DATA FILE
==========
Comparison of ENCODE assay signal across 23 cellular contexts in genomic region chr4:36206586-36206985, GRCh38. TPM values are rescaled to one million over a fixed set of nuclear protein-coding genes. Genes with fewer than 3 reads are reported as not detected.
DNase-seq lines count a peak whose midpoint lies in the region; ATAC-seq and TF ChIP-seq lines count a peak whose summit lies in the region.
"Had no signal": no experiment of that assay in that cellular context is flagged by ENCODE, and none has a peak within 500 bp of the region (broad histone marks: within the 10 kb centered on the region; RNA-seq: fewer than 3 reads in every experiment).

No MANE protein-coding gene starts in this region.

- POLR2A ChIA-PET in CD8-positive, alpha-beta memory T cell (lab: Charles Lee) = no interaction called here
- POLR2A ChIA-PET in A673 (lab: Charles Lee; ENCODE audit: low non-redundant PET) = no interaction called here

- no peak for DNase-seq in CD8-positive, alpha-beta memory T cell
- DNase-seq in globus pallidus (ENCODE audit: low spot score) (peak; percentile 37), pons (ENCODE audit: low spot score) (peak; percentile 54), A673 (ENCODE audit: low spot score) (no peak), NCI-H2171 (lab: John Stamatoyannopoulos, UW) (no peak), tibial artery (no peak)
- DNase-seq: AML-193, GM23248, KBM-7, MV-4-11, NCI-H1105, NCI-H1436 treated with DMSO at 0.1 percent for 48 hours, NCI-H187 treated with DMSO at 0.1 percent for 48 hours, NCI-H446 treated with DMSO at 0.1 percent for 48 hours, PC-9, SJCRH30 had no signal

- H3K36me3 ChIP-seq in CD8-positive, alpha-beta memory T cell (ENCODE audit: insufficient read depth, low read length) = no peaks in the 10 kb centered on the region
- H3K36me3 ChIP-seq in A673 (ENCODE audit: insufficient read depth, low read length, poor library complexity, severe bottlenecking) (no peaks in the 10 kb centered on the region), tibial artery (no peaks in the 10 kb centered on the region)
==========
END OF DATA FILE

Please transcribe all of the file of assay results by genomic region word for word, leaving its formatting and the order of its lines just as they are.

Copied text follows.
Comparison of ENCODE assay signal across 23 cellular contexts in genomic region chr4:36206586-36206985, GRCh38. TPM values are rescaled to one million over a fixed set of nuclear protein-coding genes. Genes with fewer than 3 reads are reported as not detected.
DNase-seq lines count a peak whose midpoint lies in the region; ATAC-seq and TF ChIP-seq lines count a peak whose summit lies in the region.
"Had no signal": no experiment of that assay in that cellular context is flagged by ENCODE, and none has a peak within 500 bp of the region (broad histone marks: within the 10 kb centered on the region; RNA-seq: fewer than 3 reads in every experiment).

No MANE protein-coding gene starts in this region.

- POLR2A ChIA-PET in CD8-positive, alpha-beta memory T cell (lab: Charles Lee) = no interaction called here
- POLR2A ChIA-PET in A673 (lab: Charles Lee; ENCODE audit: low non-redundant PET) = no interaction called here

- no peak for DNase-seq in CD8-positive, alpha-beta memory T cell
- DNase-seq in globus pallidus (ENCODE audit: low spot score) (peak; percentile 37), pons (ENCODE audit: low spot score) (peak; percentile 54), A673 (ENCODE audit: low spot score) (no peak), NCI-H2171 (lab: John Stamatoyannopoulos, UW) (no peak), tibial artery (no peak)
- DNase-seq: AML-193, GM23248, KBM-7, MV-4-11, NCI-H1105, NCI-H1436 treated with DMSO at 0.1 percent for 48 hours, NCI-H187 treated with DMSO at 0.1 percent for 48 hours, NCI-H446 treated with DMSO at 0.1 percent for 48 hours, PC-9, SJCRH30 had no signal

- H3K36me3 ChIP-seq in CD8-positive, alpha-beta memory T cell (ENCODE audit: insufficient read depth, low read length) = no peaks in the 10 kb centered on the region
- H3K36me3 ChIP-seq in A673 (ENCODE audit: insufficient read depth, low read length, poor library complexity, severe bottlenecking) (no peaks in the 10 kb centered on the region), tibial artery (no peaks in the 10 kb centered on the region)